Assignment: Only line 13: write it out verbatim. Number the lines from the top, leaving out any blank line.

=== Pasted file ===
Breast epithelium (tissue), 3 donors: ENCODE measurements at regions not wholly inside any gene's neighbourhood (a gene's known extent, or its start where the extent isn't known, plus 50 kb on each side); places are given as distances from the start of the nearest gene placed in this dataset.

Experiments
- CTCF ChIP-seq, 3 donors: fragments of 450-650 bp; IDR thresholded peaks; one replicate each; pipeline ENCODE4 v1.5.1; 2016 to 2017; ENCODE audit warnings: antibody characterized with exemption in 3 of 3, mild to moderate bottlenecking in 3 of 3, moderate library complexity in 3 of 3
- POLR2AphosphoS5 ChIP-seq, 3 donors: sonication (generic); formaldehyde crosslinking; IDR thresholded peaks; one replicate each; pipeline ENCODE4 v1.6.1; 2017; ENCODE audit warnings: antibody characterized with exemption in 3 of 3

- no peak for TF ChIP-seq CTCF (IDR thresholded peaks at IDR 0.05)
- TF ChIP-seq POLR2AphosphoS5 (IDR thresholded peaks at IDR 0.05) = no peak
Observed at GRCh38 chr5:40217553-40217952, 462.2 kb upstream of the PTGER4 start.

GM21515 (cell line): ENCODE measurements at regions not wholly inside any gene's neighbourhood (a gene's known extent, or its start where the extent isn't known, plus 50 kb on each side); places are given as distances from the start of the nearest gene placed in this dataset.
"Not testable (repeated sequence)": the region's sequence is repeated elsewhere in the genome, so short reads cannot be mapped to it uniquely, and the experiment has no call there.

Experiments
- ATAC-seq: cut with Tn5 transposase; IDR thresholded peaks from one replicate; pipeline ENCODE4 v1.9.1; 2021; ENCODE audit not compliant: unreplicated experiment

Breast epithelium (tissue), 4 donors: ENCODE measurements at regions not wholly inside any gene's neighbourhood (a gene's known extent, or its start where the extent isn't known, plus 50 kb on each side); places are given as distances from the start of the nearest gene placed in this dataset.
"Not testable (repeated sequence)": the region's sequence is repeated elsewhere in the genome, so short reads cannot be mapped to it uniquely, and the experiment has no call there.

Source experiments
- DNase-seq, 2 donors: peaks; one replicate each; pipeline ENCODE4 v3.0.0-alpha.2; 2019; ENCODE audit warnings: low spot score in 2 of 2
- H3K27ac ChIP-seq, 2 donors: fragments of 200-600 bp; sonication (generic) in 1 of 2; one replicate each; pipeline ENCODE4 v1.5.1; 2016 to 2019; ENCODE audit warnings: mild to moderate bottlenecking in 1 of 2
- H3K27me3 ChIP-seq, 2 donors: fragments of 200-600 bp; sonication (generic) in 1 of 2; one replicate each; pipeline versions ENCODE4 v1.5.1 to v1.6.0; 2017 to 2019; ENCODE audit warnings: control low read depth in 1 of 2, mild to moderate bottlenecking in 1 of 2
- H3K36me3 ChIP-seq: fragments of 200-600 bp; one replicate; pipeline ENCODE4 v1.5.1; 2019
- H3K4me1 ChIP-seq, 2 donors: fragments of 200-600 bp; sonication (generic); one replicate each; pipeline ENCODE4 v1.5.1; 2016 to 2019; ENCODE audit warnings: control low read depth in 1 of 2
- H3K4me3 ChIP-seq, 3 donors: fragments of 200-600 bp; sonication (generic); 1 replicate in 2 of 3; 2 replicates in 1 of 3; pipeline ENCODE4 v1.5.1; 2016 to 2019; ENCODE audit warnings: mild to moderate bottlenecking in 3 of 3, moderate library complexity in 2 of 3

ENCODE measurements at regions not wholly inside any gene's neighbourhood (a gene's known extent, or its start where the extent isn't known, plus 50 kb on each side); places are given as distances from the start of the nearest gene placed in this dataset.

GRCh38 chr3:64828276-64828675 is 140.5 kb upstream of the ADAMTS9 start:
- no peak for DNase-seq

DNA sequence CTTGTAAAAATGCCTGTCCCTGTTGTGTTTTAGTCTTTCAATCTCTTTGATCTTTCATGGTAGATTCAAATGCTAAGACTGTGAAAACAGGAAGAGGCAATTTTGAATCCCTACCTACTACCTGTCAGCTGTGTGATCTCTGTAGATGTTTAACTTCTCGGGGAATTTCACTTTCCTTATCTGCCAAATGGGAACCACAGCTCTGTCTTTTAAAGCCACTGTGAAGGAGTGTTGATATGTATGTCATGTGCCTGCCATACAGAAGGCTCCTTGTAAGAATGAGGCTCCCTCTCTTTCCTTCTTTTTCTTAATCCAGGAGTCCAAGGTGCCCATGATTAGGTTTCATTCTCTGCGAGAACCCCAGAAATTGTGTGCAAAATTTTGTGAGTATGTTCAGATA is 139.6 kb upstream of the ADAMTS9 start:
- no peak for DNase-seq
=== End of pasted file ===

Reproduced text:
"Not testable (repeated sequence)": the region's sequence is repeated elsewhere in the genome, so short reads cannot be mapped to it uniquely, and the experiment has no call there.